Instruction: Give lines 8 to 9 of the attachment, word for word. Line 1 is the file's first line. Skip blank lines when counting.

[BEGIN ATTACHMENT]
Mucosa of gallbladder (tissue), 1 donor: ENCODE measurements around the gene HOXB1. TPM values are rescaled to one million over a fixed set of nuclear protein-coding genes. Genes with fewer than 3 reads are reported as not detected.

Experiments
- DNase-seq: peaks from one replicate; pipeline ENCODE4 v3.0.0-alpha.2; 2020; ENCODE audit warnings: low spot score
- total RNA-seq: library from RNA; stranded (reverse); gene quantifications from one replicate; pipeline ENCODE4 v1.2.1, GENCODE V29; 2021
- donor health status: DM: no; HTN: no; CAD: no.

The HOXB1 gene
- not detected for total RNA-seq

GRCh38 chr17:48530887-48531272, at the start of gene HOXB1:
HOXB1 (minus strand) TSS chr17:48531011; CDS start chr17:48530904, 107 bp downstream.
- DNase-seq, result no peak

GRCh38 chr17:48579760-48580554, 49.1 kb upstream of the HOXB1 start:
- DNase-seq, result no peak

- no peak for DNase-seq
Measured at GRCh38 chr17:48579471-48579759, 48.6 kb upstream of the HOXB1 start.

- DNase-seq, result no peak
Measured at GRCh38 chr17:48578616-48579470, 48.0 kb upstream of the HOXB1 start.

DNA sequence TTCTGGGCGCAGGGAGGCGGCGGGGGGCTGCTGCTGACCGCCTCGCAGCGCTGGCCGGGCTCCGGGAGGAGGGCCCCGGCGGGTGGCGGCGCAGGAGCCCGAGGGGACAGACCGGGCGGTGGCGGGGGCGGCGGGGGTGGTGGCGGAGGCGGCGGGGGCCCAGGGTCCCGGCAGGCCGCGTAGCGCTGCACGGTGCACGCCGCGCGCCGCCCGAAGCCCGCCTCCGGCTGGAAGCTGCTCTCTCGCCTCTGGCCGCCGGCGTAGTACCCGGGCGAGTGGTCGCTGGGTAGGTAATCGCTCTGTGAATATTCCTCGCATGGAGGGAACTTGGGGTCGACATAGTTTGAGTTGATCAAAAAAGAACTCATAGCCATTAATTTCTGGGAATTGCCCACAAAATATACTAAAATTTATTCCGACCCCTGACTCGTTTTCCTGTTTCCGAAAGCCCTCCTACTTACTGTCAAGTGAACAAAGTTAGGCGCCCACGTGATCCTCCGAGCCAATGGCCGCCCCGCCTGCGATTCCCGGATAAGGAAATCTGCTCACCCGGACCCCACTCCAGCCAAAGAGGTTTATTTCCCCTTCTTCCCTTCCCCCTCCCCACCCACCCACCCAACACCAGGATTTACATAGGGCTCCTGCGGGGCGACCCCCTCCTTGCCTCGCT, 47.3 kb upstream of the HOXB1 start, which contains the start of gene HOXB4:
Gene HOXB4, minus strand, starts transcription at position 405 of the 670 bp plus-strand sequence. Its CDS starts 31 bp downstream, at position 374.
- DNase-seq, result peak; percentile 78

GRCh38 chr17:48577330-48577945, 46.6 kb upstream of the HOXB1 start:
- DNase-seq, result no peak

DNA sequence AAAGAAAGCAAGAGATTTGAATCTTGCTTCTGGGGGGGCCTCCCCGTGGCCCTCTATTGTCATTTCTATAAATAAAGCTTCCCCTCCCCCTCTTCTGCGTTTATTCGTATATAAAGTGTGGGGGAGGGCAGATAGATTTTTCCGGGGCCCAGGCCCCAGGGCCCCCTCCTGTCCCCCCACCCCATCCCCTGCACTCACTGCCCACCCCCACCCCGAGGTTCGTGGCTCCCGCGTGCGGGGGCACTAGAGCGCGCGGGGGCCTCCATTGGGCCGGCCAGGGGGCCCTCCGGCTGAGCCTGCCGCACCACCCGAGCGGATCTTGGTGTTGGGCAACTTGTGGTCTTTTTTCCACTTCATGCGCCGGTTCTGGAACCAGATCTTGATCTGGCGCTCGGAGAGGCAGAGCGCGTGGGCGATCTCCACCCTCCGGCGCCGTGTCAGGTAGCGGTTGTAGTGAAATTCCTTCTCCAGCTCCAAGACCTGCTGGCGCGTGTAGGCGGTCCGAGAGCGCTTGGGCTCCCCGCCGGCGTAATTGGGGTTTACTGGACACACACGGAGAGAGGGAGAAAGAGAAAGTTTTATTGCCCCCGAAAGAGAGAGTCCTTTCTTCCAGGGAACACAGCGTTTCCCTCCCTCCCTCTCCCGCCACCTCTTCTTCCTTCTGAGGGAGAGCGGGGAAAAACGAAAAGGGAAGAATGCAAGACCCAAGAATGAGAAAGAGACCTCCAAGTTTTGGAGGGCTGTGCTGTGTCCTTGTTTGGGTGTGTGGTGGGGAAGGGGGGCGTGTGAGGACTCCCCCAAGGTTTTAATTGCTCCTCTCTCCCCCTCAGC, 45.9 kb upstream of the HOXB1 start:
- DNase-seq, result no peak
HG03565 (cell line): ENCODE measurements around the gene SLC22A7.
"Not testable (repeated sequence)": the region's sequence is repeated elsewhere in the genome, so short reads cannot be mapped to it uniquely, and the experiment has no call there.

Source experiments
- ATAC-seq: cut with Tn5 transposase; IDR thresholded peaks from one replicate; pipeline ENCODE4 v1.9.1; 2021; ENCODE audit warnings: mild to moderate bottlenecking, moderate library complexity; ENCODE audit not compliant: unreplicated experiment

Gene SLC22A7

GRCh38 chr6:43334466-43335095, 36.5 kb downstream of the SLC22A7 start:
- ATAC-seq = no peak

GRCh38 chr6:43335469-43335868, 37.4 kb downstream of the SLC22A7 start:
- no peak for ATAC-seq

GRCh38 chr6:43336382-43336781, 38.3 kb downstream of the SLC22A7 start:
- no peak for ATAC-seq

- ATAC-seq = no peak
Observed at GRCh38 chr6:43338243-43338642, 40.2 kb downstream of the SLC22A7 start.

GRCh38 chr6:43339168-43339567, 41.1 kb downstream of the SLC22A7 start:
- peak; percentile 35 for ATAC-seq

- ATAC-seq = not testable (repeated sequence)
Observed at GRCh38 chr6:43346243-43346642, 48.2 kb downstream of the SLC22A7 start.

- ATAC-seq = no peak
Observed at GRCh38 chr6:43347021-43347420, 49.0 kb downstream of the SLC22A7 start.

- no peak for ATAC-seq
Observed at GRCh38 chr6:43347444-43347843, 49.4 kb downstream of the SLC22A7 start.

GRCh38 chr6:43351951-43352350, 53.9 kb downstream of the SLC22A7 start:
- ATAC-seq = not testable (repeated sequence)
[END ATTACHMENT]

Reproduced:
GRCh38 chr17:48530887-48531272, at the start of gene HOXB1:
HOXB1 (minus strand) TSS chr17:48531011; CDS start chr17:48530904, 107 bp downstream.